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Old 02-18-2019, 12:45 PM   #1
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Water Accumulator in View 24D

Has anyone installed a fresh water accumulator in a Winnebago View (or Navion) 24D ??

I know how to install it and understand the benefits, I'm just unsure where to put it. The one I bought is 8" in diameter and 14" high. It seems the only two possible locations are under the kitchen sink or under the bathroom sink. Any thoughts on which might be the better location?

Thanks...
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Old 02-18-2019, 01:14 PM   #2
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We just installed one in our View 24G and it fit perfectly connected directly to the water pump which on ours is under a panel on the right side of the bed.

We have had them installed in other brands of RVs and always connected directly to the water pump. Not that it can't be installed in other locations.
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Old 02-18-2019, 01:24 PM   #3
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Thanks for the quick reply. Placing the accumulator immediately downstream of the water pump (high pressure side) is the ideal location for it. Unfortunately in the "24D" with the murphy bed over couch, the water pump is under the couch and there's only 5.5" of space adjacent to the pump, so not enough room to put the accumulator horizontally, never mind vertically which I would prefer.
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Old 02-18-2019, 03:10 PM   #4
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Originally Posted by RoadCrafters View Post
Thanks for the quick reply. Placing the accumulator immediately downstream of the water pump (high pressure side) is the ideal location for it. Unfortunately in the "24D" with the murphy bed over couch, the water pump is under the couch and there's only 5.5" of space adjacent to the pump, so not enough room to put the accumulator horizontally, never mind vertically which I would prefer.
Any chance it could be mounted vertically under the rear dinette seat? Would take some piping from the pump, but that’s close. Avoiding the bed folding mechanism would be important, of course. Just a thought.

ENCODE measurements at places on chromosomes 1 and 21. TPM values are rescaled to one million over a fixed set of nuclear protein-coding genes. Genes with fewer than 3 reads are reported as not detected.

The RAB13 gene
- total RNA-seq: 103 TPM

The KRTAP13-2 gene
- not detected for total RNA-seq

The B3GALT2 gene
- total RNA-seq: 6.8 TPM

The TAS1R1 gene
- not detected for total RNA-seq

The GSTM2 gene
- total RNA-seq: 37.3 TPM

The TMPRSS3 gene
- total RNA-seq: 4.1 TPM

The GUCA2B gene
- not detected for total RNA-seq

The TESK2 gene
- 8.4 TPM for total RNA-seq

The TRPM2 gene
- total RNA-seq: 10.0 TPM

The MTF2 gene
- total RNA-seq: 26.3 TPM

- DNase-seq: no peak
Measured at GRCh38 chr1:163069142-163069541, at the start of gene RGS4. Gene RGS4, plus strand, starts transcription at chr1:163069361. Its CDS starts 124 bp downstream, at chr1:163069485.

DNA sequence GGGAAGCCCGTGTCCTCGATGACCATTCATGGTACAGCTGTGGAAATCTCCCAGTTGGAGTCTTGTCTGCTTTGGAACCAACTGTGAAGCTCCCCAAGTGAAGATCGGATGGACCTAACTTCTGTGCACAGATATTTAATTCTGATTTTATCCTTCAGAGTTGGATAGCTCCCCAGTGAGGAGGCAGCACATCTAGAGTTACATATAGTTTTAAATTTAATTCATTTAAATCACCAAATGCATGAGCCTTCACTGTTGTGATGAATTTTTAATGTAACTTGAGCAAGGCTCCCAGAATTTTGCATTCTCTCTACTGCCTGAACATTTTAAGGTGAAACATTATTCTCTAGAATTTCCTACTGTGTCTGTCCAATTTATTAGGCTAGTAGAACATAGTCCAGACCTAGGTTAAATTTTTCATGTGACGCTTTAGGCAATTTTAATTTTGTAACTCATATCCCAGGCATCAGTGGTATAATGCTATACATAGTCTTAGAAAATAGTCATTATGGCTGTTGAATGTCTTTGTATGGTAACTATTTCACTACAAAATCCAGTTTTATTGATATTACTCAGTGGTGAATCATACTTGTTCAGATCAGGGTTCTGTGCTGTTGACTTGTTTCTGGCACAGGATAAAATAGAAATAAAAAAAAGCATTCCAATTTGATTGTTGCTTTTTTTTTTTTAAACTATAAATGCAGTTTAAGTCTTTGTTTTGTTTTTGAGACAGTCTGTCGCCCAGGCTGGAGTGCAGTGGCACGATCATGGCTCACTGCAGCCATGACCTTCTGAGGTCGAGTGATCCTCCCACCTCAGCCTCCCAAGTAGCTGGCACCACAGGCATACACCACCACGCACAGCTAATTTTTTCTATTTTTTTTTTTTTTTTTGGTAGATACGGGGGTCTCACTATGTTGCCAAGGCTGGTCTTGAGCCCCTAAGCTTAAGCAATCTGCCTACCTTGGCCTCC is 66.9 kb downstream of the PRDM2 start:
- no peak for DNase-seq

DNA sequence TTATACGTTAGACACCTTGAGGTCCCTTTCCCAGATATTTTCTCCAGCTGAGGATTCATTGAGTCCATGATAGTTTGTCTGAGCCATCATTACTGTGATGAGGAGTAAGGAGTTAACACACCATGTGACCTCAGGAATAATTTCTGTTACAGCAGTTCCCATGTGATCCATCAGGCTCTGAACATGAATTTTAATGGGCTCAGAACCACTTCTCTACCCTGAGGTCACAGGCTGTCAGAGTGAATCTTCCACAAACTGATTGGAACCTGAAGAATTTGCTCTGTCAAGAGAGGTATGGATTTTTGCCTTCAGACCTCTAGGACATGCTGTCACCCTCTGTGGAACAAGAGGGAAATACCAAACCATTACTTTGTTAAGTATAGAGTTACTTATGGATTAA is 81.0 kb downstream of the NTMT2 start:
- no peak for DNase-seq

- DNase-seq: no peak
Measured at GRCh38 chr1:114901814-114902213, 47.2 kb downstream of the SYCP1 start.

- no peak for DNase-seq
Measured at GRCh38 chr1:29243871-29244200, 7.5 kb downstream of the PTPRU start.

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Old 02-18-2019, 03:16 PM   #5
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Under the rear dinette seat is an excellent idea and one that I hadn't thought of. This is why we ask questions on this forum! Would require a little inventive plumbing,. but that's not insurmountable. Stay tuned... I'll do some measuring. Thanks.
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Old 02-19-2019, 08:49 AM   #6
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I have read many things on this site and others but this is the first I have heard of a "Water accumulator".

What is it and what is it's purpose???


Googled it....I have a 2019 NavionD. I have a tankless water heater in my unit. I just don't see a need for more pressure as the tankless and water pump produce plenty of pressure and maintain it. Do you have a particular something you need the pressure for?
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Old 02-19-2019, 09:34 AM   #7
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If you are adding the accumulator because your water pump is cycling on and off when not connected to city water then you have a slow leak somewhere in your water plumbing. Possible but less likely is that the check valve in the water pump is not working perfectly. The accumulator will make it cycle less often but won't fix the real problem.

The Shurflow accumulator does not have to be mounted vertical, any orientation is fine.

If you have a flow issue, then check the strainer in the water pump inlet, it can reduce flow if it has debis on its screen. Also the strainers on the bath and kitchen faucets.
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Old 02-19-2019, 09:56 AM   #8